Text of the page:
Natural Hazards

, Volume 68, Issue 1, pp 201–202 | Cite as

We have come a long way, yet we still have far to go

  • Ronald T. Eguchi
Original Paper


Disaster experts around the world have continually warned governments and the public about the possibility of “worst-case” natural hazard scenarios and their overwhelming impacts. Yet, planning for the occurrence of these events has fallen far short of need. The large earthquake that occurred off the coast of Sumatra in 2004, which resulted in one of the deadliest tsunamis ever recorded, was a painful reminder that living in some of the most desirable areas of the world does have its risks. We all have enjoyed the fun of restful visits to coastal resort communities all around the world, and we rarely think about earthquakes or tsunamis interfering with this enjoyment. Yet, they take us by surprise. Before these events do occur, there should be adequate education for everyone on what actions are appropriate as well as an effective warning system to trigger the right actions.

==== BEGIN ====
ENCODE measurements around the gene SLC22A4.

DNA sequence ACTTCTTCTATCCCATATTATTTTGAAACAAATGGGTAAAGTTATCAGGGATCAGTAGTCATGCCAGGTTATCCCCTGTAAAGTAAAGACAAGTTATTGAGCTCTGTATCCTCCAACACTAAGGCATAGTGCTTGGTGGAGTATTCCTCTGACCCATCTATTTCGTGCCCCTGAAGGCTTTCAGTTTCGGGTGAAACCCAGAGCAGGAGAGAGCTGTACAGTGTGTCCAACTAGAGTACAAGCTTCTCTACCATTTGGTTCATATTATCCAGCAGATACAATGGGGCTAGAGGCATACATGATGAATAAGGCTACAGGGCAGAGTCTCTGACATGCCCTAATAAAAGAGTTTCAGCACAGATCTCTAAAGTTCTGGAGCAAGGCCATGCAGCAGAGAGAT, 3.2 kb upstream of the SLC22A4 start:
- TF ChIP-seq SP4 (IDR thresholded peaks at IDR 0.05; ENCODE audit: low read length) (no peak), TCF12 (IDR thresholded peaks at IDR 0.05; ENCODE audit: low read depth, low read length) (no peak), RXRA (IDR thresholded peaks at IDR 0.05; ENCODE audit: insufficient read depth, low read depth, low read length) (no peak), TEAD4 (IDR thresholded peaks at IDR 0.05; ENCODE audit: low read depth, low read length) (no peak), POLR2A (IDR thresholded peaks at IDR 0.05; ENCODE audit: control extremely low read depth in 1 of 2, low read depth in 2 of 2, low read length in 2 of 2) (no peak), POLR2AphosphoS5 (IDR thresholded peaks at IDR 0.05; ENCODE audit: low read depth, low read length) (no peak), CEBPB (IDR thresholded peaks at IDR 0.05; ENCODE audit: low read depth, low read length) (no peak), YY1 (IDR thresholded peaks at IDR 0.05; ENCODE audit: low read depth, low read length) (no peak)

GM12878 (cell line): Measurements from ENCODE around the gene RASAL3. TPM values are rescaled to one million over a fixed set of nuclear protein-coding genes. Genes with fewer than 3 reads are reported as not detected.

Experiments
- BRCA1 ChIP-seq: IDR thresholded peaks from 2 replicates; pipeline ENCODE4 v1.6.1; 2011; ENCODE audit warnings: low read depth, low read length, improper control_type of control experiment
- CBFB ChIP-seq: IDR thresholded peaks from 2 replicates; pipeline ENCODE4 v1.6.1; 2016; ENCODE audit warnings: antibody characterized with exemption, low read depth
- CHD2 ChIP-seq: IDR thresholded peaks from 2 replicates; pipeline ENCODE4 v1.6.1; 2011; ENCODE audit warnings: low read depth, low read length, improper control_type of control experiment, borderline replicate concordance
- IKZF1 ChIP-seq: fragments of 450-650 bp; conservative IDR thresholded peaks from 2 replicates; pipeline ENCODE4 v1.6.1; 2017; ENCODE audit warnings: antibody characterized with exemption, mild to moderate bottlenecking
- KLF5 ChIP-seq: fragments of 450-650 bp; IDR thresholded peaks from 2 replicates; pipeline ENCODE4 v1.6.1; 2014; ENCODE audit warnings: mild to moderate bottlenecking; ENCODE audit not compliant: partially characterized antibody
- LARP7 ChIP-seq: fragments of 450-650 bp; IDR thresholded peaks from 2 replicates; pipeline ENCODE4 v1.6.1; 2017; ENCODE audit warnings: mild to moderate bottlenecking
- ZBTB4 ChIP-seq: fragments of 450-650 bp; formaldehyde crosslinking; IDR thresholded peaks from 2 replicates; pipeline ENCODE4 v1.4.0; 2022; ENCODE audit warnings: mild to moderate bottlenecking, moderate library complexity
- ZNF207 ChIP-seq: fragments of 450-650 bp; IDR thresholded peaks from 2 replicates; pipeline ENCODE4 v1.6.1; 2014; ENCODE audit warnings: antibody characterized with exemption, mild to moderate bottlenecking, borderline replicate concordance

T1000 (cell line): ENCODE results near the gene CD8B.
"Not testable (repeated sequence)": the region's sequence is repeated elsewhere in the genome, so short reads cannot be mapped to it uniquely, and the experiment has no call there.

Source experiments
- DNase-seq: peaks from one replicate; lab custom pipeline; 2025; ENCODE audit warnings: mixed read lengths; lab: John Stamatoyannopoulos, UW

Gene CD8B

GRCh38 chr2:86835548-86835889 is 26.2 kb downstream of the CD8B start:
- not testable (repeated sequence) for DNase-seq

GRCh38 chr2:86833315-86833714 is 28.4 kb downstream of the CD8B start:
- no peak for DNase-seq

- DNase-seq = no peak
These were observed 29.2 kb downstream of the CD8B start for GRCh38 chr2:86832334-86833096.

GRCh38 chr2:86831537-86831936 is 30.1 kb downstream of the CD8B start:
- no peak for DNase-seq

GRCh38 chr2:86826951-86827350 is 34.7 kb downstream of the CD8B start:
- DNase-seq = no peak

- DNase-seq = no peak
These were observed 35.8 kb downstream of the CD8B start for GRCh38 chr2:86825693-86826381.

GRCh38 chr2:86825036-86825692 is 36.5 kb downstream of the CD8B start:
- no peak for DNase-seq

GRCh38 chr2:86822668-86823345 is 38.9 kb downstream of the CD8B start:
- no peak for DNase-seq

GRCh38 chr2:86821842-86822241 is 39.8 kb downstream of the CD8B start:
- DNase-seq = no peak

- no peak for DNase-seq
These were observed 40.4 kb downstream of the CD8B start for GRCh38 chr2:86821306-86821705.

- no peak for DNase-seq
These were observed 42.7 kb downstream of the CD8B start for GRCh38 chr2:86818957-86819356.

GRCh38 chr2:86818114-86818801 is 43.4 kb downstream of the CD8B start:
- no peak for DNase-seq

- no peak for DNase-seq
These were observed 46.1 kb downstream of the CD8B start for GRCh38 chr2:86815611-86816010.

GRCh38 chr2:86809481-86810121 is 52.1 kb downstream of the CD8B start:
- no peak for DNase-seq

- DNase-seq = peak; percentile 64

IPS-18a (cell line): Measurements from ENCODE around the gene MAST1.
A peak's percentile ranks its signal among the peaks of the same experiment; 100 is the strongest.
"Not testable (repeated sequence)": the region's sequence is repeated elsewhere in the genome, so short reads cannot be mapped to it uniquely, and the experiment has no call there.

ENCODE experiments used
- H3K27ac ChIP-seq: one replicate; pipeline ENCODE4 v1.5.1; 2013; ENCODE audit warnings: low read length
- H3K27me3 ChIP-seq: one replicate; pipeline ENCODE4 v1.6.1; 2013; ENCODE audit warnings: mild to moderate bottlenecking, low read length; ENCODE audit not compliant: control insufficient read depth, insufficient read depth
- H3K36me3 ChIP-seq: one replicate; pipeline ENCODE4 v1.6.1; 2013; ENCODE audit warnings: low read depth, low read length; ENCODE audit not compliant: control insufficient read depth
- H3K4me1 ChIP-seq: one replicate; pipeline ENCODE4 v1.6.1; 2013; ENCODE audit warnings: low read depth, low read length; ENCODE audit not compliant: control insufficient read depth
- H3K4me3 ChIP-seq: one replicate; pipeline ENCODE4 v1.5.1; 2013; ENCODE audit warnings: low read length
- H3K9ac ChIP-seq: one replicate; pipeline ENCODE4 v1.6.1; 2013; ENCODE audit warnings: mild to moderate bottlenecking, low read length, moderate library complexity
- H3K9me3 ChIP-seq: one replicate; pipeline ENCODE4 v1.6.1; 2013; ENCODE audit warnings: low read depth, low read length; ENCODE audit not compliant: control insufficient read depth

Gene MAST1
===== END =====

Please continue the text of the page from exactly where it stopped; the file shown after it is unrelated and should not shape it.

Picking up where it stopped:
Disaster response First-responders Damage detection Remote sensing Imagery 

Copyright information

© Springer Science+Business Media Dordrecht 2013

Authors and Affiliations

  1. 1.ImageCat, Inc.Long BeachUSA

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